What functions can you make using the function machines RECIPROCAL and PRODUCT and the operator machines DIFF and INT?

Have you ever wondered what it would be like to race against Usain Bolt?

Which line graph, equations and physical processes go together?

Was it possible that this dangerous driving penalty was issued in error?

Get further into power series using the fascinating Bessel's equation.

Work with numbers big and small to estimate and calculate various quantities in physical contexts.

Andy wants to cycle from Land's End to John o'Groats. Will he be able to eat enough to keep him going?

Here are several equations from real life. Can you work out which measurements are possible from each equation?

Work out the numerical values for these physical quantities.

See how enormously large quantities can cancel out to give a good approximation to the factorial function.

Make an accurate diagram of the solar system and explore the concept of a grand conjunction.

Get some practice using big and small numbers in chemistry.

Looking at small values of functions. Motivating the existence of the Taylor expansion.

Where should runners start the 200m race so that they have all run the same distance by the finish?

This is our collection of tasks on the mathematical theme of 'Population Dynamics' for advanced students and those interested in mathematical modelling.

Invent scenarios which would give rise to these probability density functions.

Are these statistical statements sometimes, always or never true? Or it is impossible to say?

Go on a vector walk and determine which points on the walk are closest to the origin.

Could nanotechnology be used to see if an artery is blocked? Or is this just science fiction?

Many physical constants are only known to a certain accuracy. Explore the numerical error bounds in the mass of water and its constituents.

Build up the concept of the Taylor series

Look at the advanced way of viewing sin and cos through their power series.

Explore the possibilities for reaction rates versus concentrations with this non-linear differential equation

By exploring the concept of scale invariance, find the probability that a random piece of real data begins with a 1.

This problem explores the biology behind Rudolph's glowing red nose.

Work with numbers big and small to estimate and calculate various quantities in biological contexts.

Match the descriptions of physical processes to these differential equations.

In this short problem, can you deduce the likely location of the odd ones out in six sets of random numbers?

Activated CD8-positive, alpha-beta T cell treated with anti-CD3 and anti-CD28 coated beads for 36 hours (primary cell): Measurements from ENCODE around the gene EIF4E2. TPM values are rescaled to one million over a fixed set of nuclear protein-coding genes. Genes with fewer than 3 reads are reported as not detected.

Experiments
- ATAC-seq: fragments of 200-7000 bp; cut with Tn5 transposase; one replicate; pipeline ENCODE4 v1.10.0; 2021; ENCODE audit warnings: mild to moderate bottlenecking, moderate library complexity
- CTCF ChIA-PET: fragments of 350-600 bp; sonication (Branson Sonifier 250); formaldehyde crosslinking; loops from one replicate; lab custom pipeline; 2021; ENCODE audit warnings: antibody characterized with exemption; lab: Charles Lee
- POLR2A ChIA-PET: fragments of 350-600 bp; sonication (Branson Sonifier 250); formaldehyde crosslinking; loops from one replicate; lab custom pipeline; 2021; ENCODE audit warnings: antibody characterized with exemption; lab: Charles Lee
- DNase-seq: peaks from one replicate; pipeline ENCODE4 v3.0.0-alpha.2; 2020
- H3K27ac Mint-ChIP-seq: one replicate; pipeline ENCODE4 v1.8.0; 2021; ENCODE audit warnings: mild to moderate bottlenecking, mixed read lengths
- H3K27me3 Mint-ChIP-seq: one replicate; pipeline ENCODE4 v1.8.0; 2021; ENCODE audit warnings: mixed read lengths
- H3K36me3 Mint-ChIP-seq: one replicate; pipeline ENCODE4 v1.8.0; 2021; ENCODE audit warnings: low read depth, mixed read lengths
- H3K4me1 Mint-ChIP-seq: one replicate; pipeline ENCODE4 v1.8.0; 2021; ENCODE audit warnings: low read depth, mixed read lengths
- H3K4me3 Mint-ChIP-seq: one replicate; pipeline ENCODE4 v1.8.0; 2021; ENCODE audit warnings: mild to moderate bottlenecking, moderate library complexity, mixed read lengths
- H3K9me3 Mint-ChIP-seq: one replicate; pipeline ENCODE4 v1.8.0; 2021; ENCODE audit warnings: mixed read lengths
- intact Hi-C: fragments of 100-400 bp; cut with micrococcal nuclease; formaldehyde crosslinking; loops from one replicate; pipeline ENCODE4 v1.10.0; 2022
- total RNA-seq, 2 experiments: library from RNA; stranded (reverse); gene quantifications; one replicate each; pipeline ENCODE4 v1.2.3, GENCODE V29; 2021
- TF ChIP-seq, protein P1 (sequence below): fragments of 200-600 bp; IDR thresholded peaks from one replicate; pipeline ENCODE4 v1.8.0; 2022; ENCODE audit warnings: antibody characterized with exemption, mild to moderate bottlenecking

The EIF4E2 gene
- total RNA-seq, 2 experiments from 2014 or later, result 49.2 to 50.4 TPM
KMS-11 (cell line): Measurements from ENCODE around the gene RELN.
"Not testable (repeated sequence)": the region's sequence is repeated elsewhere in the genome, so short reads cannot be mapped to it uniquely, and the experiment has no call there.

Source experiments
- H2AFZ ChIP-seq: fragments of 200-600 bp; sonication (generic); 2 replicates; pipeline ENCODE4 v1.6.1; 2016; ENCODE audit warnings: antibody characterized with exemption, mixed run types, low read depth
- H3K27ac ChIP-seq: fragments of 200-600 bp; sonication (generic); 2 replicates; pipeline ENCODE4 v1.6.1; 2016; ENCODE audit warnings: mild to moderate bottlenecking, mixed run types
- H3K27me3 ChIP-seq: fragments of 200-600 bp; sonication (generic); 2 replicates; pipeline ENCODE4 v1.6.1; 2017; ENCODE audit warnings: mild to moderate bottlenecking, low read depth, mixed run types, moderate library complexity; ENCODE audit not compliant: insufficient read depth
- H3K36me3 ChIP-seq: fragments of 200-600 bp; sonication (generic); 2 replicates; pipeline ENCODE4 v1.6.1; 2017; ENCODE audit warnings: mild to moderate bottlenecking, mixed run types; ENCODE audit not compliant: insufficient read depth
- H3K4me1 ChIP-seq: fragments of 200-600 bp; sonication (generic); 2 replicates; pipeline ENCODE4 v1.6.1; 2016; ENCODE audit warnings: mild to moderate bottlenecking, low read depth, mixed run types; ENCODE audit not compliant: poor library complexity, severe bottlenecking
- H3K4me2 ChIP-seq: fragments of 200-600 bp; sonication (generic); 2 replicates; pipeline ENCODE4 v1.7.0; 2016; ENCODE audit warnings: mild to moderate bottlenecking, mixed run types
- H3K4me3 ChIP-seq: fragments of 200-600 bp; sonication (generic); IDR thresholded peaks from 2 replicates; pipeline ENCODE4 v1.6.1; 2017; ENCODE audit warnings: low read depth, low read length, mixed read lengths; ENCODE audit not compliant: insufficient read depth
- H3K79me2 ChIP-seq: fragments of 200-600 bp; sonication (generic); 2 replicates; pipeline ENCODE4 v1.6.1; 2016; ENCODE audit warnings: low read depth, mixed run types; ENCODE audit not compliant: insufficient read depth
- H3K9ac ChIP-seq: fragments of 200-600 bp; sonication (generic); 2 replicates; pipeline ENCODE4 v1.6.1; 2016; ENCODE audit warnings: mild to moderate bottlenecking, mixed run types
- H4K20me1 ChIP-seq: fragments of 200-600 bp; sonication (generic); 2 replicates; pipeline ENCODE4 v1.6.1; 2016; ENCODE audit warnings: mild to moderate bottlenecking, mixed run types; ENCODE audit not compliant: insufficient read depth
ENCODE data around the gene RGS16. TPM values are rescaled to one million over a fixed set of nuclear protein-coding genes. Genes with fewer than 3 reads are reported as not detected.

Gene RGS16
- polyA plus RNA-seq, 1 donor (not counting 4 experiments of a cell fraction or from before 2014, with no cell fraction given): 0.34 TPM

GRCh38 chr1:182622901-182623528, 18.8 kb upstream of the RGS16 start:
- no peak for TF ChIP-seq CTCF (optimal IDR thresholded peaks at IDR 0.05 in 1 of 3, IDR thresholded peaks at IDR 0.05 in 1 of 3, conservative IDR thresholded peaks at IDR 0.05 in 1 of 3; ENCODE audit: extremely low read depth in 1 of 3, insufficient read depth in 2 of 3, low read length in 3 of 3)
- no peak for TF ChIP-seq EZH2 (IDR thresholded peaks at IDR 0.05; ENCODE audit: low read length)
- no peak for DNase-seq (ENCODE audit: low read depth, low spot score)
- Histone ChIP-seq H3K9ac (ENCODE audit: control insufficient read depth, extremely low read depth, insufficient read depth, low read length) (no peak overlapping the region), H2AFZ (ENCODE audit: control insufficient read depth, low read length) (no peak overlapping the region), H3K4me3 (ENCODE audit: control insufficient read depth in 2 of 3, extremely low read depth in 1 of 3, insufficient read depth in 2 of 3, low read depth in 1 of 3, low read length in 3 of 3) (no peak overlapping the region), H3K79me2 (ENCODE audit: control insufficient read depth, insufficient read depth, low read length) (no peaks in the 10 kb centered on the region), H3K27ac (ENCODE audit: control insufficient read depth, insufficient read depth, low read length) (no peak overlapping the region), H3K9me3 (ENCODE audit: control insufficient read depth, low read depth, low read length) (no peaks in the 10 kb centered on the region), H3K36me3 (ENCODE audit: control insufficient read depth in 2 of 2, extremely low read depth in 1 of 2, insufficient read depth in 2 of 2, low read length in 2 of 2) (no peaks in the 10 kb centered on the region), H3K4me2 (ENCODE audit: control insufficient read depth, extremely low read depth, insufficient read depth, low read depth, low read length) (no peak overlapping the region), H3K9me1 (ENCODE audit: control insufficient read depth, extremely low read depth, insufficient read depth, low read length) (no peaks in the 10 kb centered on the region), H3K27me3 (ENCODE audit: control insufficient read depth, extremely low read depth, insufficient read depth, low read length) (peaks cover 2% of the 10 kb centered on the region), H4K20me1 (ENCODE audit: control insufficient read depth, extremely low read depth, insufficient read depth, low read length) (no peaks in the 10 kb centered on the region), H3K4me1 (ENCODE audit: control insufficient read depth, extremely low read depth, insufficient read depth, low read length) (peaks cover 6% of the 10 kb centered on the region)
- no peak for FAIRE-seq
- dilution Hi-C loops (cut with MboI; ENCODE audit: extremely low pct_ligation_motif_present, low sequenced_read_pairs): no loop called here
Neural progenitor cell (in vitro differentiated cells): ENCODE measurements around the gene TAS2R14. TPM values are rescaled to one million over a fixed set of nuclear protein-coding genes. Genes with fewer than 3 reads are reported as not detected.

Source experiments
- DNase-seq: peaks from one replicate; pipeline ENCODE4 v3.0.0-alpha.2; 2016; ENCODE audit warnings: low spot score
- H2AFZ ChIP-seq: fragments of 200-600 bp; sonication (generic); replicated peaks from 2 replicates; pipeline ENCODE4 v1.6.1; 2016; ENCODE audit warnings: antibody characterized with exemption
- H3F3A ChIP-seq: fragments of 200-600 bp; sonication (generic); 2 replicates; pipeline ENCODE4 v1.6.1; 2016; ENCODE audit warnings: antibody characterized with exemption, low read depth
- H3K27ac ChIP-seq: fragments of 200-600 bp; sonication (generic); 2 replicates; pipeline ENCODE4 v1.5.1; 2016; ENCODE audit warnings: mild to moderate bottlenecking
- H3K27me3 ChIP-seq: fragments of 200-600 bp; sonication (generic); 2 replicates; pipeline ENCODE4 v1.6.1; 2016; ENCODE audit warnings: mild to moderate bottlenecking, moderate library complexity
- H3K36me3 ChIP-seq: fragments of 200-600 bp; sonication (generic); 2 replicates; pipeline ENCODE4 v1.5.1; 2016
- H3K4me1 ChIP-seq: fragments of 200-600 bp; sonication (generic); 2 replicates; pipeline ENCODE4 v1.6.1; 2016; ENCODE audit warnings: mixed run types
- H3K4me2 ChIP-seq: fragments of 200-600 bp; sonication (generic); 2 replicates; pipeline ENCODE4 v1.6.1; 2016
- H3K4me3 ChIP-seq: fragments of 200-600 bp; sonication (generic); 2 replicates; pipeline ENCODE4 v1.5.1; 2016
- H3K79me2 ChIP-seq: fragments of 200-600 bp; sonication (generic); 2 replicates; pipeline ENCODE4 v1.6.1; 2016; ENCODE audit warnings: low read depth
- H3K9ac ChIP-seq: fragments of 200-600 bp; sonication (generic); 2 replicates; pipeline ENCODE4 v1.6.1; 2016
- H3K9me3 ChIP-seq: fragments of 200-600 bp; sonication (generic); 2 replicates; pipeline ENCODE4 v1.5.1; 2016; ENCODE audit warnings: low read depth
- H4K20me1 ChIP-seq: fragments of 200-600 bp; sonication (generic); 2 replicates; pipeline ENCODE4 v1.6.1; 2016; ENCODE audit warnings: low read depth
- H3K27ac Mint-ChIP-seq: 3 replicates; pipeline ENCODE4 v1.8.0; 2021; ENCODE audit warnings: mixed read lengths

Why MUST these statistical statements probably be at least a little bit wrong?

Can you suggest a curve to fit some experimental data? Can you work out where the data might have come from?

Use trigonometry to determine whether solar eclipses on earth can be perfect.

Formulate and investigate a simple mathematical model for the design of a table mat.

To investigate the relationship between the distance the ruler drops and the time taken, we need to do some mathematical modelling...

Use the computer to model an epidemic. Try out public health policies to control the spread of the epidemic, to minimise the number of sick days and deaths.

Explore the meaning of the scalar and vector cross products and see how the two are related.

Analyse these beautiful biological images and attempt to rank them in size order.

In which Olympic event does a human travel fastest? Decide which events to include in your Alternative Record Book.

Estimate these curious quantities sufficiently accurately that you can rank them in order of size

How would you design the tiering of seats in a stadium so that all spectators have a good view?

Each week a company produces X units and sells p per cent of its stock. How should the company plan its warehouse space?

Which countries have the most naturally athletic populations?

Find the distance of the shortest air route at an altitude of 6000 metres between London and Cape Town given the latitudes and longitudes. A simple application of scalar products of vectors.

Which units would you choose best to fit these situations?

The probability that a passenger books a flight and does not turn up is 0.05. For an aeroplane with 400 seats how many tickets can be sold so that only 1% of flights are over-booked?